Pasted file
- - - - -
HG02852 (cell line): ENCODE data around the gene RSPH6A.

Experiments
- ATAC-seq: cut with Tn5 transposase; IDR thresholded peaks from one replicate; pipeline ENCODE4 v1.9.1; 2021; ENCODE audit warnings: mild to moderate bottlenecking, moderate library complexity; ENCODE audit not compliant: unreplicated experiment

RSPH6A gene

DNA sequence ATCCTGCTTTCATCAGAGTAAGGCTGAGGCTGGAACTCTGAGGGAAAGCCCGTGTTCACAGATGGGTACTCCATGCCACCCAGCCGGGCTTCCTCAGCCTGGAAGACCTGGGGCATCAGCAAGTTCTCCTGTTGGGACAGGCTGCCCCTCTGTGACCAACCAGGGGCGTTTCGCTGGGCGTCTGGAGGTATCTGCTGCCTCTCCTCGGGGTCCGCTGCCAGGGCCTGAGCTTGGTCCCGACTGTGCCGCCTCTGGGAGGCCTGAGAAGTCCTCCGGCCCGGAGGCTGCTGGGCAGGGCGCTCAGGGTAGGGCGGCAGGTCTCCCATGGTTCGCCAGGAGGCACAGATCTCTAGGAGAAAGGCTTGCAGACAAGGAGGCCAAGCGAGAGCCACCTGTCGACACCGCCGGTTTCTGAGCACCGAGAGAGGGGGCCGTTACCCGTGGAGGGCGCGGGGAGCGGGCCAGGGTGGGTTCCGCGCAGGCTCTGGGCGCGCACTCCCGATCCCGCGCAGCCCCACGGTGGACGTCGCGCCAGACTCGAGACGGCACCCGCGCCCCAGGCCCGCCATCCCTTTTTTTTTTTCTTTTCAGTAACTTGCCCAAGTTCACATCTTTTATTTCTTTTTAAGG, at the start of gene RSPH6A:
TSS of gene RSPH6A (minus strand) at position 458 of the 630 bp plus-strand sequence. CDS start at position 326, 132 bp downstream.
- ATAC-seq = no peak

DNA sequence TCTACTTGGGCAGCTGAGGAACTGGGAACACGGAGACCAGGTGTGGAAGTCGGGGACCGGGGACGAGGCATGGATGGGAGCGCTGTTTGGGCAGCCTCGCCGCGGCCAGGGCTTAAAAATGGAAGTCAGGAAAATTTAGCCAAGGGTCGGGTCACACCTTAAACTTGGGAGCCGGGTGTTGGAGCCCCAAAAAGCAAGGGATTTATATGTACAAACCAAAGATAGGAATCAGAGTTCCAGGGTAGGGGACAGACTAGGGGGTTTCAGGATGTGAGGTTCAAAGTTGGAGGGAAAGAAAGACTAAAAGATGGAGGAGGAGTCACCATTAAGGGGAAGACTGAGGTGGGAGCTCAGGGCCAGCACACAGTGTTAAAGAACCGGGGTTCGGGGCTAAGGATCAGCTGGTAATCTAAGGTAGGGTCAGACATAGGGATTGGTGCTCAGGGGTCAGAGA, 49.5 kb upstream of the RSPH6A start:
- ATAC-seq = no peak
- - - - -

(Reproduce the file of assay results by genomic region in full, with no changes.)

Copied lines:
HG02852 (cell line): ENCODE data around the gene RSPH6A.

Experiments
- ATAC-seq: cut with Tn5 transposase; IDR thresholded peaks from one replicate; pipeline ENCODE4 v1.9.1; 2021; ENCODE audit warnings: mild to moderate bottlenecking, moderate library complexity; ENCODE audit not compliant: unreplicated experiment

RSPH6A gene

DNA sequence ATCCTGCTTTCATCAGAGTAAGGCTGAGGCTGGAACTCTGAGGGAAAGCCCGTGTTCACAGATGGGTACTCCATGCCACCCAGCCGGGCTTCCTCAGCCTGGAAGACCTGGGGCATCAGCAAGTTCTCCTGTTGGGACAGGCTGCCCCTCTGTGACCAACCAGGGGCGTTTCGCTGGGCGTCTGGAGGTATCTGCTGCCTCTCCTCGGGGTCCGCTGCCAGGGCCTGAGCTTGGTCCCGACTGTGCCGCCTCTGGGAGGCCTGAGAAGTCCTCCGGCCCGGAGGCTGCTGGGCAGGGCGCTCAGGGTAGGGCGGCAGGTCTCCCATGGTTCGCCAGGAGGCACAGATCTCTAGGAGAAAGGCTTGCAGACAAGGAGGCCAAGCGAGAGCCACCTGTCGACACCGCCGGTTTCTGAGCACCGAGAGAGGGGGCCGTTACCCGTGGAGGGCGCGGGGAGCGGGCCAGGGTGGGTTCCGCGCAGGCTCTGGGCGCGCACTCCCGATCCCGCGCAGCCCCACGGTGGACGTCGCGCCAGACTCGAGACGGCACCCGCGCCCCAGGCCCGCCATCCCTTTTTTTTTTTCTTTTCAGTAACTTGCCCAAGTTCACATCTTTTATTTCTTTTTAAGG, at the start of gene RSPH6A:
TSS of gene RSPH6A (minus strand) at position 458 of the 630 bp plus-strand sequence. CDS start at position 326, 132 bp downstream.
- ATAC-seq = no peak

DNA sequence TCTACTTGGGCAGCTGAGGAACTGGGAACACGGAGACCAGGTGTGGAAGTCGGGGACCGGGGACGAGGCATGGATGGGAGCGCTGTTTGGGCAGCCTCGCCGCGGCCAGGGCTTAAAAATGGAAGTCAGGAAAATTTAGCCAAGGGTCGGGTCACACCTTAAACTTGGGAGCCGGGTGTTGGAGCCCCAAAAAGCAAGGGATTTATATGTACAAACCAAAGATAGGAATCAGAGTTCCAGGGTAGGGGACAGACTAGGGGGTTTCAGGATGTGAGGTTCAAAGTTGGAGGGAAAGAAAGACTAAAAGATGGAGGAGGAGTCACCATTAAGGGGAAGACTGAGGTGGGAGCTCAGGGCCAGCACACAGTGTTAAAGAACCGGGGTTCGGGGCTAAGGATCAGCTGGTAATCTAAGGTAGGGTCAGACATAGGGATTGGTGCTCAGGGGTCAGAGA, 49.5 kb upstream of the RSPH6A start:
- ATAC-seq = no peak